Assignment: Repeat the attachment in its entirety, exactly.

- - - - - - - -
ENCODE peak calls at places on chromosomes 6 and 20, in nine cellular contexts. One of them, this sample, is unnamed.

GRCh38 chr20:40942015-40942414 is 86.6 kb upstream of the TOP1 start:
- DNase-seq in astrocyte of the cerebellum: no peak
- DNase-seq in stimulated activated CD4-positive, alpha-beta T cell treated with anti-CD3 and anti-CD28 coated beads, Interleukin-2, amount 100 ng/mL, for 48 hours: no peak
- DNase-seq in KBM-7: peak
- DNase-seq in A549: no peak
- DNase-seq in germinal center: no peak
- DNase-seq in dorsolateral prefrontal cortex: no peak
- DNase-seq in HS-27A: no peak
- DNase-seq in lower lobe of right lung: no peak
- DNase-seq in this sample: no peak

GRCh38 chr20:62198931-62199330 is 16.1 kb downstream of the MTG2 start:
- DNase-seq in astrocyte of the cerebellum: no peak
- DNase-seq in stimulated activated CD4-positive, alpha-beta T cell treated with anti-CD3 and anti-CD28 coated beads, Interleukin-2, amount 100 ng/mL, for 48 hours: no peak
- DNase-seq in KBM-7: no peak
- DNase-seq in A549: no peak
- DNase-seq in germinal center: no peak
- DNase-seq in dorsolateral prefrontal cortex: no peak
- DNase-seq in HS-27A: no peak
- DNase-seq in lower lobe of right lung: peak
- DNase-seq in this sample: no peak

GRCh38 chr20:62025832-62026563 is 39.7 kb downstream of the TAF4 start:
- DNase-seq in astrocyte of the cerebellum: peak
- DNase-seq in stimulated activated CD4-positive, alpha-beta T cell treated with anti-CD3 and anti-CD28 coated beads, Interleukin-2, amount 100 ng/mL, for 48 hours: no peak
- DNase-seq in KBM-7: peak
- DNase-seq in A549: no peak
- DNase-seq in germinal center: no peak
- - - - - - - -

ENCODE peak calls at places on chromosomes 6 and 20, in nine cellular contexts. One of them, this sample, is unnamed.

GRCh38 chr20:40942015-40942414 is 86.6 kb upstream of the TOP1 start:
- DNase-seq in astrocyte of the cerebellum: no peak
- DNase-seq in stimulated activated CD4-positive, alpha-beta T cell treated with anti-CD3 and anti-CD28 coated beads, Interleukin-2, amount 100 ng/mL, for 48 hours: no peak
- DNase-seq in KBM-7: peak
- DNase-seq in A549: no peak
- DNase-seq in germinal center: no peak
- DNase-seq in dorsolateral prefrontal cortex: no peak
- DNase-seq in HS-27A: no peak
- DNase-seq in lower lobe of right lung: no peak
- DNase-seq in this sample: no peak

GRCh38 chr20:62198931-62199330 is 16.1 kb downstream of the MTG2 start:
- DNase-seq in astrocyte of the cerebellum: no peak
- DNase-seq in stimulated activated CD4-positive, alpha-beta T cell treated with anti-CD3 and anti-CD28 coated beads, Interleukin-2, amount 100 ng/mL, for 48 hours: no peak
- DNase-seq in KBM-7: no peak
- DNase-seq in A549: no peak
- DNase-seq in germinal center: no peak
- DNase-seq in dorsolateral prefrontal cortex: no peak
- DNase-seq in HS-27A: no peak
- DNase-seq in lower lobe of right lung: peak
- DNase-seq in this sample: no peak

GRCh38 chr20:62025832-62026563 is 39.7 kb downstream of the TAF4 start:
- DNase-seq in astrocyte of the cerebellum: peak
- DNase-seq in stimulated activated CD4-positive, alpha-beta T cell treated with anti-CD3 and anti-CD28 coated beads, Interleukin-2, amount 100 ng/mL, for 48 hours: no peak
- DNase-seq in KBM-7: peak
- DNase-seq in A549: no peak
- DNase-seq in germinal center: no peak